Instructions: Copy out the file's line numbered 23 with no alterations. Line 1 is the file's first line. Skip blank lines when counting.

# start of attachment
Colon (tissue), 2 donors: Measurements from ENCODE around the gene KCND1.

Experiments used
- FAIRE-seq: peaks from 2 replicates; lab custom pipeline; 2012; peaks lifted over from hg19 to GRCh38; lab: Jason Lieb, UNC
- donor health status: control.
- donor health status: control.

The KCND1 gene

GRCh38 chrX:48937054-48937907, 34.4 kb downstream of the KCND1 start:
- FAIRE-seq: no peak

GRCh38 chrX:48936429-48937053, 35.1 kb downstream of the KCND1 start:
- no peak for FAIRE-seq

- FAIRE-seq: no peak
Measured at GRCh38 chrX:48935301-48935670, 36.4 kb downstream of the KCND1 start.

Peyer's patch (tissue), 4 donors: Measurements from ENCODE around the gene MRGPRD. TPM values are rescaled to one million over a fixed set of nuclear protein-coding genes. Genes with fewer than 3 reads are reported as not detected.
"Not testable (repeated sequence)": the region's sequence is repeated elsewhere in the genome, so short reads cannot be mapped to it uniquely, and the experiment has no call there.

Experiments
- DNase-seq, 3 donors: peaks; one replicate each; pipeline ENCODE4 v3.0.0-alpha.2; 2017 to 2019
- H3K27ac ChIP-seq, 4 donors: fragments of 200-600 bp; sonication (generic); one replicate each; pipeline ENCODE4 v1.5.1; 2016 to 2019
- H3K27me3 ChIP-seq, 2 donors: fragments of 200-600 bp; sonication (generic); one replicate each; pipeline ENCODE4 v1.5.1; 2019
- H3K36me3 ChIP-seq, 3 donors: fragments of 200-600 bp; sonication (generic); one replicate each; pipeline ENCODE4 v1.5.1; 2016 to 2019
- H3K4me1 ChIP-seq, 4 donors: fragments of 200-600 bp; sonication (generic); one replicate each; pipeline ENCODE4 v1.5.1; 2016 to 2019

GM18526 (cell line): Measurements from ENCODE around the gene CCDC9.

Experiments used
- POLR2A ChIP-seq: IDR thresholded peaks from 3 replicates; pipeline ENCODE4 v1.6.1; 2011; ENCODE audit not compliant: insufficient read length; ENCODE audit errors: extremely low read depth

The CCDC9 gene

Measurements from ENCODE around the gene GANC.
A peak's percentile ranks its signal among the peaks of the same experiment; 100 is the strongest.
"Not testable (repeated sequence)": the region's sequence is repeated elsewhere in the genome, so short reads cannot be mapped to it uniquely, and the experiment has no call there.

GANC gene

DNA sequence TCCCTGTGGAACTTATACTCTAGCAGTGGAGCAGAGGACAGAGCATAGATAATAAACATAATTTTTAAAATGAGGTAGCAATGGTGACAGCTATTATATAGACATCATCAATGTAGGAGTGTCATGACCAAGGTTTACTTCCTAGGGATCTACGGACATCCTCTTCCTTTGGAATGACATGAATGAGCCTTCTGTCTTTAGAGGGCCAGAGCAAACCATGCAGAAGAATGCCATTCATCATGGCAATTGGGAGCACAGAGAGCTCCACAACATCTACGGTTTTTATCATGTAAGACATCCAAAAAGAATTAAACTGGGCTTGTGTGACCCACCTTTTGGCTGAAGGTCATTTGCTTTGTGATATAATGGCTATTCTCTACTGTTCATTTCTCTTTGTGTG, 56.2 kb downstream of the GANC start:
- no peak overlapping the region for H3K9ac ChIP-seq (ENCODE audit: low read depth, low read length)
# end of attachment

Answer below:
- POLR2A ChIP-seq: IDR thresholded peaks from 3 replicates; pipeline ENCODE4 v1.6.1; 2011; ENCODE audit not compliant: insufficient read length; ENCODE audit errors: extremely low read depth